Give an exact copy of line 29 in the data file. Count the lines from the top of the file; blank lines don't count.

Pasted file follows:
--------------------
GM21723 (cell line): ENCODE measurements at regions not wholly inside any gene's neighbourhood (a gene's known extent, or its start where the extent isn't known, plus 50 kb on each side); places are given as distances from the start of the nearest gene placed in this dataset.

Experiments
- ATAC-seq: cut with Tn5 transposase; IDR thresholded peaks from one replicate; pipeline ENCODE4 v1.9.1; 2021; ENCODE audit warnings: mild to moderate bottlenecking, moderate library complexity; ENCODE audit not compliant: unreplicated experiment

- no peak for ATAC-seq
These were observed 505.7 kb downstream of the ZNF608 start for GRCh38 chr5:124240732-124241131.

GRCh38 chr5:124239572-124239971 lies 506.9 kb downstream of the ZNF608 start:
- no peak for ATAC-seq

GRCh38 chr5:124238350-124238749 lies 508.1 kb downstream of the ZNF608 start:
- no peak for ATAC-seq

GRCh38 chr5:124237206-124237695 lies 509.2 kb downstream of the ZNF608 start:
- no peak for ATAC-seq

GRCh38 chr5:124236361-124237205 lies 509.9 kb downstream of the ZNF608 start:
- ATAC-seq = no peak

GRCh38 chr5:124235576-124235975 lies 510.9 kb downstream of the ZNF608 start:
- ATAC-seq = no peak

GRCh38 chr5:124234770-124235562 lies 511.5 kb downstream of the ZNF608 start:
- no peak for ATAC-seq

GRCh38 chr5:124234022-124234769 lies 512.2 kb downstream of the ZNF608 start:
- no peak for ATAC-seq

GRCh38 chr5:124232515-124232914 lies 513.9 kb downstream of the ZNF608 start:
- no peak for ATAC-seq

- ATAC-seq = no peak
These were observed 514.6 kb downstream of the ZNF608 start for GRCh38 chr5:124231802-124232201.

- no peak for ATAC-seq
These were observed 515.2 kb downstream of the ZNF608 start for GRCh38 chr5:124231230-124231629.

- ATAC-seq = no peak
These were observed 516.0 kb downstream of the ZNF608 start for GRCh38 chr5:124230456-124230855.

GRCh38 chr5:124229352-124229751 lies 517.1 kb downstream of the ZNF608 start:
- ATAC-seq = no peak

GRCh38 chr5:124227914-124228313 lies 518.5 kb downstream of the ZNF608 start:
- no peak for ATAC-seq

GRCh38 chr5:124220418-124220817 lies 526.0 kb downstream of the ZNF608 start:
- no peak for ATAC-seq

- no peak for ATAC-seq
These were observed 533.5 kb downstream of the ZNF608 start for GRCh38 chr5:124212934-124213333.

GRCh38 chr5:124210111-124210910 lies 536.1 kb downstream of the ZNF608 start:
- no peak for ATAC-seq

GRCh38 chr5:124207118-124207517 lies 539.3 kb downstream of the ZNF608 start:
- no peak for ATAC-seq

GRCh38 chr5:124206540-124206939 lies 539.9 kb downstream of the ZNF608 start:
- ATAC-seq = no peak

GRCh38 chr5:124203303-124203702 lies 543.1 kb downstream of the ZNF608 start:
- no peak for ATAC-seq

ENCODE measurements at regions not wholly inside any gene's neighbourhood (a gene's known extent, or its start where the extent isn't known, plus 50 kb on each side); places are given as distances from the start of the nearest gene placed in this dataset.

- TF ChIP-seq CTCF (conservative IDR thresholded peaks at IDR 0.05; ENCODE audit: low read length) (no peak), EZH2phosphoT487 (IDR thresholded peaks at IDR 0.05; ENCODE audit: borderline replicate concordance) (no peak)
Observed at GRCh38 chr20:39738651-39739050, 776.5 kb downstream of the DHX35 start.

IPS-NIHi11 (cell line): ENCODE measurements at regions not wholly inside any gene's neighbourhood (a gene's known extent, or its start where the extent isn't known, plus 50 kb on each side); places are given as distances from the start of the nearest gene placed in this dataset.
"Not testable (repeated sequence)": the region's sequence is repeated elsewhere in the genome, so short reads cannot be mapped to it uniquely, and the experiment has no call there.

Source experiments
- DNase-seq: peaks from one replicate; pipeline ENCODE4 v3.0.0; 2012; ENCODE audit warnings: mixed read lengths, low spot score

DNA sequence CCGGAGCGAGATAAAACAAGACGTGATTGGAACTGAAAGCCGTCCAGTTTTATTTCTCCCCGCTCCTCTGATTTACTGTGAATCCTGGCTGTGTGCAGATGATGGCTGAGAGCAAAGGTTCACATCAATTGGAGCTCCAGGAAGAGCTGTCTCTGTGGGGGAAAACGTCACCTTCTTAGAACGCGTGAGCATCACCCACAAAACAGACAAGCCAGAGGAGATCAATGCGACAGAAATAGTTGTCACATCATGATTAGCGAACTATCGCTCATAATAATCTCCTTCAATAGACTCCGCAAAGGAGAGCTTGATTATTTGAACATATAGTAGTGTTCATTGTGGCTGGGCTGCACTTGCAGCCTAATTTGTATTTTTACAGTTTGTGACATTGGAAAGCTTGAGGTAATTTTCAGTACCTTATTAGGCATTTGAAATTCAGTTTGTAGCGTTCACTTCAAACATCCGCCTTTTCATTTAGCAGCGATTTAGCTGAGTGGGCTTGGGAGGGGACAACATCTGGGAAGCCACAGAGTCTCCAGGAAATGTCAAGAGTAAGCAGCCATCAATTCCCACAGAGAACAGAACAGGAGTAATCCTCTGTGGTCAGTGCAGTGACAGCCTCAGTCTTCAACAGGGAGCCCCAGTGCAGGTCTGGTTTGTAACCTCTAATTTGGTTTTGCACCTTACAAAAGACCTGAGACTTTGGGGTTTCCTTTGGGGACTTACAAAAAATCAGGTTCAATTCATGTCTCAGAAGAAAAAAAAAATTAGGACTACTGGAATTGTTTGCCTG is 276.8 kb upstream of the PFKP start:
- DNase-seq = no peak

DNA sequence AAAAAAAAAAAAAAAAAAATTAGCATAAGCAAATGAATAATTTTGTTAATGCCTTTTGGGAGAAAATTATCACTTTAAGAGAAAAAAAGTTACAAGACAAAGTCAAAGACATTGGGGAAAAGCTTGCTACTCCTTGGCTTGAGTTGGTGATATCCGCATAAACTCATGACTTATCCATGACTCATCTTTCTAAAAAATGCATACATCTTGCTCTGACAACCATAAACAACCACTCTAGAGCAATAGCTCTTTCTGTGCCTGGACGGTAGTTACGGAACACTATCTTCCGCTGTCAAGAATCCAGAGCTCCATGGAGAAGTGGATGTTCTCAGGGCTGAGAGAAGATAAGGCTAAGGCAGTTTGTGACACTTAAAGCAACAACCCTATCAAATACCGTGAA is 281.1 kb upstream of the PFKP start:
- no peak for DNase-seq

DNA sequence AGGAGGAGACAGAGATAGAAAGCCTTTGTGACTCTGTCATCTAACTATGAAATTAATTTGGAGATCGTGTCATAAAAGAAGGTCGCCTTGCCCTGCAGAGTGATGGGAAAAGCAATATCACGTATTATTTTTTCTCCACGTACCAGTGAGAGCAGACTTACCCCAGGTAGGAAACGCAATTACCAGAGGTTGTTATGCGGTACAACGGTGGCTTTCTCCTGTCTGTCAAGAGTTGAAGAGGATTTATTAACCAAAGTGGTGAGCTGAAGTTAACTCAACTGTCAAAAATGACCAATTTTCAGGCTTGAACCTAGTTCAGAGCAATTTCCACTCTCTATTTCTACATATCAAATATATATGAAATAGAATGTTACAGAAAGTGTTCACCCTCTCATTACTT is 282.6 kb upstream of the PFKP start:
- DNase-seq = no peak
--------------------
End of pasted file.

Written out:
- ATAC-seq = no peak